I graduated from a small private college in Iowa. The class sizes I experienced were anywhere from 4 students (secondary math methods) to around 75 students (an introduction to psychology course). However, some of my friends who attended larger institutions of higher learning shared with me they had classes with 100+ students! A little investigation confirmed introductory biology classes, for example, suggests it is the norm for some colleges/universities to teach over one hundred students in lecture halls designed to accommodate as many as 300 learners. In the spirit of “preparing our kids for college,” one line of thinking might suggest that we should significantly increase high school class size in the sciences as well as deliver content primarily in a lecture format. Well, inquire with pretty much ANY high school science teacher and they’ll tell you smaller class sizes are desirable in order to personalize learning. In other words, it would be silly to mimic the practice of higher education regarding class size.


In my undergraduate days, I lived on campus for all four years. Moving out of mom and dad’s basement into the dorms was an adjustment for me as I’m sure it is for many freshmen. In this “we must prepare our students for college” line of thinking, we might also begin having weekend-long lock ins at the high school or middle school level to assist in the transition towards residential college life. Again, I suggest talking with any high school teacher or principal about the reasons lock-ins do NOT regularly happen with 16, 17 and 18 year olds. In other words, it would be silly to mimic the practice of higher education in this regard as well.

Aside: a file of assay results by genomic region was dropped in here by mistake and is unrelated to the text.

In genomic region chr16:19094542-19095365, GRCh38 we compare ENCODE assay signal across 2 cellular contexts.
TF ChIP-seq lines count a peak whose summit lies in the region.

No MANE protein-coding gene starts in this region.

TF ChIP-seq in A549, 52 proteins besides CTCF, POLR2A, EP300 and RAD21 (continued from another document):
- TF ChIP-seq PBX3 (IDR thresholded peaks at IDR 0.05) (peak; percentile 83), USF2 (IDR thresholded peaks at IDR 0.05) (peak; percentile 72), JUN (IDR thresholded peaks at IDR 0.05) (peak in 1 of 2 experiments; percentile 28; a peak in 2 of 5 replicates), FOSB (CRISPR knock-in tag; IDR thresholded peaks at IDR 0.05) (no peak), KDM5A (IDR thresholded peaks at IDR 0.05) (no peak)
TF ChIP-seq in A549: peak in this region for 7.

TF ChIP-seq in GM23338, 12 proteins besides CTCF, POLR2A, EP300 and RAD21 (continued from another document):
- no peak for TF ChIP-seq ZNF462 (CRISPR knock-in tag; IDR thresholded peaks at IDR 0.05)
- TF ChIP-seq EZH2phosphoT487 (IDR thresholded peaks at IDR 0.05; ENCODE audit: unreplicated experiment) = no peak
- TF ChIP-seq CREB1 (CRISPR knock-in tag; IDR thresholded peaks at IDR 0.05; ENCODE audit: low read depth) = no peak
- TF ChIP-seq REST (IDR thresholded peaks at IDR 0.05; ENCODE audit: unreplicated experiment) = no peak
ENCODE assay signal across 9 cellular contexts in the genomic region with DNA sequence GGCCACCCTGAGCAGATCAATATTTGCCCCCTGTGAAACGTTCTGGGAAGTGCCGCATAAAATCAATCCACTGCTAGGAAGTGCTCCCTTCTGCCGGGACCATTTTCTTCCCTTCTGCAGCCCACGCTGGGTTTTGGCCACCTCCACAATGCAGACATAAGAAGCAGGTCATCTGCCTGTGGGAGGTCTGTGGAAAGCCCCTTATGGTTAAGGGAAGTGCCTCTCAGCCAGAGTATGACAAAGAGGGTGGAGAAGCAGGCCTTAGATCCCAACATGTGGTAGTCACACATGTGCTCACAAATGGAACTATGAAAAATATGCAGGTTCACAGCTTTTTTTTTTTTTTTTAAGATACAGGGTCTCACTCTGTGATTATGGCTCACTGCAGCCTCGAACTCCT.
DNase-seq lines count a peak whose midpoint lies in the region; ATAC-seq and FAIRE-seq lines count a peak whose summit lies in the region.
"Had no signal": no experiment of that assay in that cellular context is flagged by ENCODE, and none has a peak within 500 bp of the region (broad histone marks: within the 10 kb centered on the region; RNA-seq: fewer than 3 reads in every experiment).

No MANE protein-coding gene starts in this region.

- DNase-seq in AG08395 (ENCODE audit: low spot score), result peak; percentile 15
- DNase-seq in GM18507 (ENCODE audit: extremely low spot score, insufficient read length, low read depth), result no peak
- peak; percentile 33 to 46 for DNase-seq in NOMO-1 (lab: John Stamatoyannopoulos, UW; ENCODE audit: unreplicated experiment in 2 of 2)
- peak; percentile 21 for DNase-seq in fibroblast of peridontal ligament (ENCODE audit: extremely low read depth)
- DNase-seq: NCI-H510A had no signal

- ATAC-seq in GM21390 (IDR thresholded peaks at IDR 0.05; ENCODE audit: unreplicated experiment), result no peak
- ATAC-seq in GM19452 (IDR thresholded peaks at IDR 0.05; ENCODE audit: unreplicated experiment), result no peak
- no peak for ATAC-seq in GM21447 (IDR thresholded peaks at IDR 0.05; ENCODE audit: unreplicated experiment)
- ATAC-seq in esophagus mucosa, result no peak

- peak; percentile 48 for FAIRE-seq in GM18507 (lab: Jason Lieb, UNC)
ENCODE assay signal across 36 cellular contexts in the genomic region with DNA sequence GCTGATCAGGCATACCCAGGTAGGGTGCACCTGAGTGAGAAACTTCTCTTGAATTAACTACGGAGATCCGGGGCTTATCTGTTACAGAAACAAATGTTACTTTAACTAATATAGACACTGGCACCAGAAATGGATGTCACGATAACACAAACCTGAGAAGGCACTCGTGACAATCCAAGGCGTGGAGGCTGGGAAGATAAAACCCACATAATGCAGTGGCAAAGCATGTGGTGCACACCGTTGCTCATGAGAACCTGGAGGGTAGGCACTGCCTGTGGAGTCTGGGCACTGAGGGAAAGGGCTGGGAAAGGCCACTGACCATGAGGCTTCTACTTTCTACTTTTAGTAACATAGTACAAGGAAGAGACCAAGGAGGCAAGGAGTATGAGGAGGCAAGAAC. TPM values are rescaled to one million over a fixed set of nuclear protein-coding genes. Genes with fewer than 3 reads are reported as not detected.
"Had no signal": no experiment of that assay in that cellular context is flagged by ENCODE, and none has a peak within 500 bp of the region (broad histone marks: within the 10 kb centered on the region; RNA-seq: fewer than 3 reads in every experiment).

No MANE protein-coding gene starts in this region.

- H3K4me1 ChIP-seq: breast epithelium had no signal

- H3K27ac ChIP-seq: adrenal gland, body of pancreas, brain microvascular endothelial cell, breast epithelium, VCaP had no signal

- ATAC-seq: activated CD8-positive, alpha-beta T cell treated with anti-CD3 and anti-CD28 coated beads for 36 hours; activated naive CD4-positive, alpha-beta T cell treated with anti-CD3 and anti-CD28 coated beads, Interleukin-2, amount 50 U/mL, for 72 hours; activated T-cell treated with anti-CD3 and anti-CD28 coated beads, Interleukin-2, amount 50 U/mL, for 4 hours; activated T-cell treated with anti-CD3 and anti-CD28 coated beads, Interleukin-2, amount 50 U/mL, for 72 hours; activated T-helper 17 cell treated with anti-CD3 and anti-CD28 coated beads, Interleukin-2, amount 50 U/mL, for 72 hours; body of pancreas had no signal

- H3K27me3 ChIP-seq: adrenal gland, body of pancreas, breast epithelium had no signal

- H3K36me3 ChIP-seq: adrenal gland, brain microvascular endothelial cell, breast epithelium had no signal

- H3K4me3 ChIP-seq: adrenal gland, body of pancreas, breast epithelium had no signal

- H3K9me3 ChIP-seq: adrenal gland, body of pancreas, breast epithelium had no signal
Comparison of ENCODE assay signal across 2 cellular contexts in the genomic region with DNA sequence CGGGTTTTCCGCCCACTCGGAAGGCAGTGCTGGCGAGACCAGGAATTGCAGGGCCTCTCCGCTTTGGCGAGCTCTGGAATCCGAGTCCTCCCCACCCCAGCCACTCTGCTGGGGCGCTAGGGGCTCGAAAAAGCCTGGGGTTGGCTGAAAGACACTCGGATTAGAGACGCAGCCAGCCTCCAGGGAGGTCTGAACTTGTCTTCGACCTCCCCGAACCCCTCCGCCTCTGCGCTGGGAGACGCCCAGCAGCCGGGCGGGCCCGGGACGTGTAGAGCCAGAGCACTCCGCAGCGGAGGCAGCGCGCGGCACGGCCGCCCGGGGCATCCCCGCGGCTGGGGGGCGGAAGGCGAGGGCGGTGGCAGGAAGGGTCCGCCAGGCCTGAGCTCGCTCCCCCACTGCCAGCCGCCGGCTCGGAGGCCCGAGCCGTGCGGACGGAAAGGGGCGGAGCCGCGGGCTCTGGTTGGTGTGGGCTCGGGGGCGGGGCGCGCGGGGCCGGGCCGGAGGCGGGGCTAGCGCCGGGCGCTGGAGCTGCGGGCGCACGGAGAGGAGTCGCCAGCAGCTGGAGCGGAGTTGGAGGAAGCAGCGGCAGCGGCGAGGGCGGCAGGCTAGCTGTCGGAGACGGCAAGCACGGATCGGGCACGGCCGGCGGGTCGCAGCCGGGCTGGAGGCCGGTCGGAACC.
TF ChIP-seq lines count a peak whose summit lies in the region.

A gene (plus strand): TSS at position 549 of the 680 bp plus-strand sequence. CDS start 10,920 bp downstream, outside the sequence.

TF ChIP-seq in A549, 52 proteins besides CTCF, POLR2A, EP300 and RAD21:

In summary, the purpose of this brief essay was to point out high schools specifically CHOOSE to do things they know are developmentally appropriate and in line with quality educational practices. When it comes to grading, it is our moral imperative to better communicate students’ current levels of learning and provide students with multiple opportunities to demonstrate their understanding, a few of the major tenets of standards-based grading.

Considering standards-based Grading: Challenges for Secondary School Leaders

Rather than awarding points for a combination of worksheet completion, quiz performance, in-class participation, and essay writing, standards-based grading separates academics from nonprogress towards mastery of course or grade-level standards. Some secondary schools are moving towards standards-based grading (SBG) in an attempt to produce more consistent grading practices, however the empirical evidence resulting from this change is mixed. The purpose of this article is to describe principles of standards-based grading, empirical support of SBG, and several common challenges secondary school leaders may face when considering this philosophical shift. Future research recommendations include exploring the perspectives of college students who graduate from high schools using SBG to understand the longer-term successes and shortcomings of the grading system.